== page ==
Sales of existing single-family homes in California edged up from the prior month, despite dropping sharply from a year ago. While recent pending sales statistics suggest continued improvement in home sales in the coming months, a renewed concern that the Federal Reserve will keep rates high has sparked a surge in rates and created a cloudier market outlook for the short term.
California’s housing market kicked off the year with a weak start: Sales of existing single-family homes remained below 250,000 for the third consecutive month and declined 45.7% from a year ago. The market might have already reached its bottom, however, as California home sales edged up for the second straight month as homebuyers took advantage of lower interest rates and lower prices in January. With pending sales remaining on a declining trend but receding at a slower pace in January, the market should see another improvement in closed sales in February. Home prices, on the other hand, continued to dip on a year-over-year basis and will drop further next month due to seasonality and higher costs of borrowing.
Inflation continues to cool at a slow pace: Prices for consumer goods & services in the U.S. eased for the seventh month in a row in January, as the rate of growth over the last 12 months dipped to 6.4% from 6.5% in December. The Consumer Price Index (CPI), however, accelerated at the fastest monthly pace since October, which is an implication that overall price level will continue to be high in the near term. With the labor market remaining strong at the start of 2023, the Fed will likely raise rates again in at least their next meeting, and mortgage rates will remain elevated for most of the year.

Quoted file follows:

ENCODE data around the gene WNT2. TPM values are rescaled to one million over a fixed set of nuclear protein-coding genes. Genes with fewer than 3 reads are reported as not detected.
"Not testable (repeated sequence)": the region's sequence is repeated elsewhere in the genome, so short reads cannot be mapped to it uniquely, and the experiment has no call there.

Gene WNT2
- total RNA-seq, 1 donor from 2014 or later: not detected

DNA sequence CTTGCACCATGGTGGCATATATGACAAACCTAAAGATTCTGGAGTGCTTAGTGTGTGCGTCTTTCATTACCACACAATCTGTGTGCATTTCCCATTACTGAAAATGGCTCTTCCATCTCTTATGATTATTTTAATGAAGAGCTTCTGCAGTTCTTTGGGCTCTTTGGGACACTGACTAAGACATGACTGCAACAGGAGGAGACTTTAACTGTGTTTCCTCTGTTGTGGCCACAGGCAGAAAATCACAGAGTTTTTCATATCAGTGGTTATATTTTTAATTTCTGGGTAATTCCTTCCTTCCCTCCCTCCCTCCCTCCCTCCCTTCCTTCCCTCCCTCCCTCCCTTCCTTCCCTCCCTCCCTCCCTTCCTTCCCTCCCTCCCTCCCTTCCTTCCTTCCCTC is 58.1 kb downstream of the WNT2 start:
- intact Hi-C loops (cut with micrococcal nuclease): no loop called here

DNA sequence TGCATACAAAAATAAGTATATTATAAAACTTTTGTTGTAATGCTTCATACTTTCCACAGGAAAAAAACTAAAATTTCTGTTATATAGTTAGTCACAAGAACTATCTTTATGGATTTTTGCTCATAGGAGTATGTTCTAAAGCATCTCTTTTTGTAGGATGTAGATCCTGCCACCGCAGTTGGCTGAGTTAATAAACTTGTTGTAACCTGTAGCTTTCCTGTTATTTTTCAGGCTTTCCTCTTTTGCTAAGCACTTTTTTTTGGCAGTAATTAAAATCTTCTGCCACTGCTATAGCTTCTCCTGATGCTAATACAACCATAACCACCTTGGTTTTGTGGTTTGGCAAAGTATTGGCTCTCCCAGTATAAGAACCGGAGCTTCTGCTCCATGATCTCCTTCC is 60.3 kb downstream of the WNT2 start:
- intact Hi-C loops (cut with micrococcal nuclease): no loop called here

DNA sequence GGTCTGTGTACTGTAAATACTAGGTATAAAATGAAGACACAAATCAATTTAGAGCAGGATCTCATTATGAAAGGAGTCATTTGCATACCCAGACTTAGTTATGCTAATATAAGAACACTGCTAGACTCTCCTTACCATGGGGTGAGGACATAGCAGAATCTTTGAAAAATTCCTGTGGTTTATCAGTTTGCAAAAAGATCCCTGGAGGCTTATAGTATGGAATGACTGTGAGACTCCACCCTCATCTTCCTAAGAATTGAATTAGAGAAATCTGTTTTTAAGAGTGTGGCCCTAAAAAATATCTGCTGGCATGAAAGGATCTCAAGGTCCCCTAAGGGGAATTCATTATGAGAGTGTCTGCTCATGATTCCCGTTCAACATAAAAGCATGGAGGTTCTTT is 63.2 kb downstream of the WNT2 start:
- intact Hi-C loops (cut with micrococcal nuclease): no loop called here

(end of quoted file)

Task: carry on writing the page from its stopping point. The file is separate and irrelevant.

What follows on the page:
Mortgage rates increase as yield markets anticipate further tightening by the Fed: The bond market might have been overly enthusiastic that inflation was going away, and the economy was slowing which led to mortgage rates trending lower in January. With the latest CPI and retails sales reports painting a picture of higher-than-expected inflationary pressure and stronger-than-expected consumers demand, Treasury yields rose this week as investors reacted in anticipation of further rate hikes by the Fed. Mortgage rates climbed again for the third consecutive week as a result, with the average 30-year fixed-rate mortgage (FRM) as of February 23 jumping 18 basis points to 6.95% from the prior week.
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